Melrose residents love the period lighting that gives the downtown a Victorian aura. But they want the city to Tweet more info about what's going on.
As if posting on Facebook, they give a "thumbs up" to the early childhood programs and elementary schools, but believe the middle and high schools should shine more. And they'd like more detailed info on test scores, student-teacher ratio, and other school data.
They feel Melrose is safe, but want more traffic enforcement, particularly a crackdown on speeders.
These are some of the findings of "The Our City Series," a six-month study of quality of life issues in Melrose. Residents were asked to give their opinions and expectations for the city of nearly 27.000 people.
Click here to read the preliminary report.
The findings revealed a proud citizenry, determined to keep the Victorian City on the move.
"Today we are looking at a new Melrose, " Mayor Robert J. Dolan told the Board of Aldermen on Monday. "People want the old Melrose with a modern twist. They want a 21st century city."
"Our City," was conducted by Dolan, Mike Lindstrom, a Dolan aide who oversees community services, and Gary Romano, a resident who owns Civitas Strategies, a firm that advises communities on economic development, communications, marketing and other issues.
One-on-one interviews with community leaders, and forums held with residents ranging from parents with young children to singles to senior citizens were used to take the pulse of Melrose.
"The idea was not to survey the entire city, but instead have the opportunity for a deep conversation," said Romano, who volunteered his services.
Ward 2 Alderwoman Monica Medeiros was among those who took part in one of the resident forums. "You made it fun," she said, praising Romano and Lindstrom. "I know the people I was there felt very appreciative that their opinions were valued."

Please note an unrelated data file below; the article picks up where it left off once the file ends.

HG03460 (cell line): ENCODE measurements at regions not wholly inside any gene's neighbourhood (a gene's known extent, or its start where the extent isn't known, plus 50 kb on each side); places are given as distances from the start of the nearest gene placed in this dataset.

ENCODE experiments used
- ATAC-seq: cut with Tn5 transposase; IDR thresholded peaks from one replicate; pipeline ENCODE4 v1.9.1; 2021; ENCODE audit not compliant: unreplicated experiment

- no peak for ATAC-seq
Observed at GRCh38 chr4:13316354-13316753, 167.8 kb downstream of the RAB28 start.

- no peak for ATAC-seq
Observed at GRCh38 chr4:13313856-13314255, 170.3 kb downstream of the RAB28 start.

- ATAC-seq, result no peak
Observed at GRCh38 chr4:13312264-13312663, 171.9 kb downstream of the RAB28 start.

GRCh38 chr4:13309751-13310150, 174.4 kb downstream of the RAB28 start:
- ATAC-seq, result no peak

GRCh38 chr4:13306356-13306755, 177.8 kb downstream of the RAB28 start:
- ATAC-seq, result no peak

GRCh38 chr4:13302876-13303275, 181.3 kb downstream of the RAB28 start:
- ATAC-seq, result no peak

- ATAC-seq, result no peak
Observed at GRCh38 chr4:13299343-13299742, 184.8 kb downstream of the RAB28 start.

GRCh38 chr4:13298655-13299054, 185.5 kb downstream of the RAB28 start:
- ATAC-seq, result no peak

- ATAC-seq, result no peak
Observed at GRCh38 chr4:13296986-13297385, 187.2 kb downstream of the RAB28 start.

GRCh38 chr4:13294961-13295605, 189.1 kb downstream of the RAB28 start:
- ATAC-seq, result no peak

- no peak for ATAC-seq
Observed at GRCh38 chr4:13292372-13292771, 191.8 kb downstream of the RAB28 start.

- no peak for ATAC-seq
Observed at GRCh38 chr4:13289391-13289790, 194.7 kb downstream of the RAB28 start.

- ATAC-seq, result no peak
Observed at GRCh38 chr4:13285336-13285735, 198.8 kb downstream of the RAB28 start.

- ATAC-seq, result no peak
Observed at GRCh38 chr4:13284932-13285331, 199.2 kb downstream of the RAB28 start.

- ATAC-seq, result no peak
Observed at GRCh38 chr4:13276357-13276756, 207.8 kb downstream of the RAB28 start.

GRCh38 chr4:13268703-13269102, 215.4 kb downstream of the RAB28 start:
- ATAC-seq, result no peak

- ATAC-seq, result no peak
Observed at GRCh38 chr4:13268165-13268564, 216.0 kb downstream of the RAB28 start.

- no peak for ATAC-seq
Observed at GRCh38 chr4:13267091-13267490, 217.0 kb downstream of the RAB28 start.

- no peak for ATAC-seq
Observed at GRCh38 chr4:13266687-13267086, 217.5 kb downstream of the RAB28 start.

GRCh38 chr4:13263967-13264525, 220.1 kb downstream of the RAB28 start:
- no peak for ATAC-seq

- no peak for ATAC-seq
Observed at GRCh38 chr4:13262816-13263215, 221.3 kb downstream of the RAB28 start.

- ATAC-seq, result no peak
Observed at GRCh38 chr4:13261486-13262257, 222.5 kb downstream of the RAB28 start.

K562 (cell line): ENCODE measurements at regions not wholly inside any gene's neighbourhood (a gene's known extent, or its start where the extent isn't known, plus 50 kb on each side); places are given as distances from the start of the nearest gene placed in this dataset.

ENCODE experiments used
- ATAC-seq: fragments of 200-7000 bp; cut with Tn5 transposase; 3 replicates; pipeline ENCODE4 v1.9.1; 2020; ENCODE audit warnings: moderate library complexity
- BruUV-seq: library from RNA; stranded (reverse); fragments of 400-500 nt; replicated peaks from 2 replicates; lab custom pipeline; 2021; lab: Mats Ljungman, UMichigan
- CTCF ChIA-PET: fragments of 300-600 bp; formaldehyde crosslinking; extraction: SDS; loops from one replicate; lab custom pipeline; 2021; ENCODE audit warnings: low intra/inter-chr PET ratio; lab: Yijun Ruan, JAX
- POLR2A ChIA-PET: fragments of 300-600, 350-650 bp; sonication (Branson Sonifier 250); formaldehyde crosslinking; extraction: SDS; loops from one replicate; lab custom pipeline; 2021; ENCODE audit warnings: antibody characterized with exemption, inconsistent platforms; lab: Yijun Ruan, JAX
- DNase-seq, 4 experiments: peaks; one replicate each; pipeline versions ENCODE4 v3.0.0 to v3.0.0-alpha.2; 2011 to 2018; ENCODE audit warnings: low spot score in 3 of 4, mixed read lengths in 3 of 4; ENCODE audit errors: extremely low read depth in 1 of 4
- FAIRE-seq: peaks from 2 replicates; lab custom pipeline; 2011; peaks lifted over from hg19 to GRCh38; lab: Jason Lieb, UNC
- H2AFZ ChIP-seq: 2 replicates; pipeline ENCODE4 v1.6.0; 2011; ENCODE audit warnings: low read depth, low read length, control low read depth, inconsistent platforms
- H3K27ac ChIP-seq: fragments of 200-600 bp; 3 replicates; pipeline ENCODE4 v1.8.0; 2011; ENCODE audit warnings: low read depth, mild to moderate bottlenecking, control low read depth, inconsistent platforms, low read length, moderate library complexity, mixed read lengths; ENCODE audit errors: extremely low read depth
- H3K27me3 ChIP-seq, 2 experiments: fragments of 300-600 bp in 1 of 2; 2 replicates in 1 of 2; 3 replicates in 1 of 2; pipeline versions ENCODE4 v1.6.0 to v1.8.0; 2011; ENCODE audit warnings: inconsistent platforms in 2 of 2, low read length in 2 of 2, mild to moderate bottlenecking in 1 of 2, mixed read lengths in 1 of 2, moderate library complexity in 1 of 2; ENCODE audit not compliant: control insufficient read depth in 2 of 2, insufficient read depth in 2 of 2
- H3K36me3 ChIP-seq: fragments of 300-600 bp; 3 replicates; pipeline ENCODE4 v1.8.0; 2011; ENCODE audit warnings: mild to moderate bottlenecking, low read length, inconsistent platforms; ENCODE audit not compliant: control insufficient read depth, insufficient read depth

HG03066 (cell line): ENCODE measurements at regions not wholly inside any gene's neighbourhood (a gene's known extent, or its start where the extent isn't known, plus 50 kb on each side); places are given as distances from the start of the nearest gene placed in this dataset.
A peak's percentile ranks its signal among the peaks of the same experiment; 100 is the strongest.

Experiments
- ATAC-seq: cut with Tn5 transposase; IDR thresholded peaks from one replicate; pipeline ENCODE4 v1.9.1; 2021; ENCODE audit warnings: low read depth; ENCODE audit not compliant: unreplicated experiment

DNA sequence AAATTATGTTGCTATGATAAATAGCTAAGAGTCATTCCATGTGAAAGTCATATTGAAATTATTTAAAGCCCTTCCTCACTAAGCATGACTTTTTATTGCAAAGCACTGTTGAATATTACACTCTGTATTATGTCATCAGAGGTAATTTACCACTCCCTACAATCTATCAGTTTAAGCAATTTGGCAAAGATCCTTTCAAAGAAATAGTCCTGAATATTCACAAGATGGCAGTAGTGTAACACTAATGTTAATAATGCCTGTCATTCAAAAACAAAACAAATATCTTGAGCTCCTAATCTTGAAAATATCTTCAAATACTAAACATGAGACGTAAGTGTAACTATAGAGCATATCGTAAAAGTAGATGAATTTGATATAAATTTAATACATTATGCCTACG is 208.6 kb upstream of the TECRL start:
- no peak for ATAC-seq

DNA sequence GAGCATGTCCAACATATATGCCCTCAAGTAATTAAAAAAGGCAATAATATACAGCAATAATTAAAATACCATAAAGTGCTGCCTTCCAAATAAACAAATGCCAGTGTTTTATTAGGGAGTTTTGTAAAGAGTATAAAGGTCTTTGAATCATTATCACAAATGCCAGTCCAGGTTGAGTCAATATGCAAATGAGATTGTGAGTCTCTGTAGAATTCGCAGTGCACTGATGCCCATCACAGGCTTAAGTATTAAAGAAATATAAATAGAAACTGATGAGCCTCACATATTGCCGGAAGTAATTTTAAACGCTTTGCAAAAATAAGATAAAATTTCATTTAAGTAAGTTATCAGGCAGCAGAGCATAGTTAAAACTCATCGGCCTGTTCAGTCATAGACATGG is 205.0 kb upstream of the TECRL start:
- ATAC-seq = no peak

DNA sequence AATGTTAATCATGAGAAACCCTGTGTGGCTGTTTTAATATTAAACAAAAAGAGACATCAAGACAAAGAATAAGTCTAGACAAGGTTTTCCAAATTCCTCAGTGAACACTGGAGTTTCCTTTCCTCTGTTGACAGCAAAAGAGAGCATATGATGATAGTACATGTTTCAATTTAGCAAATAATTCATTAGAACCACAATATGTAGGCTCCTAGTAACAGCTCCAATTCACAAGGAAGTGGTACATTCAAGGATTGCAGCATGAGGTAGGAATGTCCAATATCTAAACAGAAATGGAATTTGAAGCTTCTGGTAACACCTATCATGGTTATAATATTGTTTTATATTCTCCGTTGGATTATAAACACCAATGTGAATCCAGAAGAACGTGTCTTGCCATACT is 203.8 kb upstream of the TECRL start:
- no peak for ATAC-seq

On the upside:
Residents like the pedestrian-friendly downtown. Empty retail spaces appear to fill up quickly. Melrose has a strong identity and volunteer spirit. Parks are maintained and property values remain high.
On the downside:
Melrose schools are not viewed as a leader in the region. The city must strengthen the middle and high schools. More data, such as student-teacher ratios, should be published along with test score data. And, the city must embrace social media, such as Twitter and Facebook to communicate information -- such as snow plowing schedules, street closings, and meeting notices.
"We've created a pipeline for online information," Lindstrom told the aldermen.
Melrose already has taken steps to address residents' suggestions. Police Chief Michael Lyle has planned neighborhood meetings to discuss public safety. School Superintendent Cyndy Taymore has launched a 100-day plan, which addresses everything from student performance, to teacher evaluation, to the use of data to develop teaching strategies.
In other areas, the city has started a Teen Center, aimed at kids in grades 6 to 8; expanded adult education programs and declared October as "Melrose in Motion" month to promote good health. Bike racks will be placed around downtown to make it more rider-friendly.
The city also is considering ways to draw interest from high-tech and engineering firms who may be in the market for office space.
"We have a plan of action to address what we've heard from people," Dolan said after the meeting.
Aldermen were impressed with "Our City."
"I think it's nice that we're seeing immediate action," said Ward 5 Alderwoman Gail Infurna.
"I agree that communication, letting people know what's going on is important," said Ward 3 Alderman Francis Wright. "They don't like to be in the dark."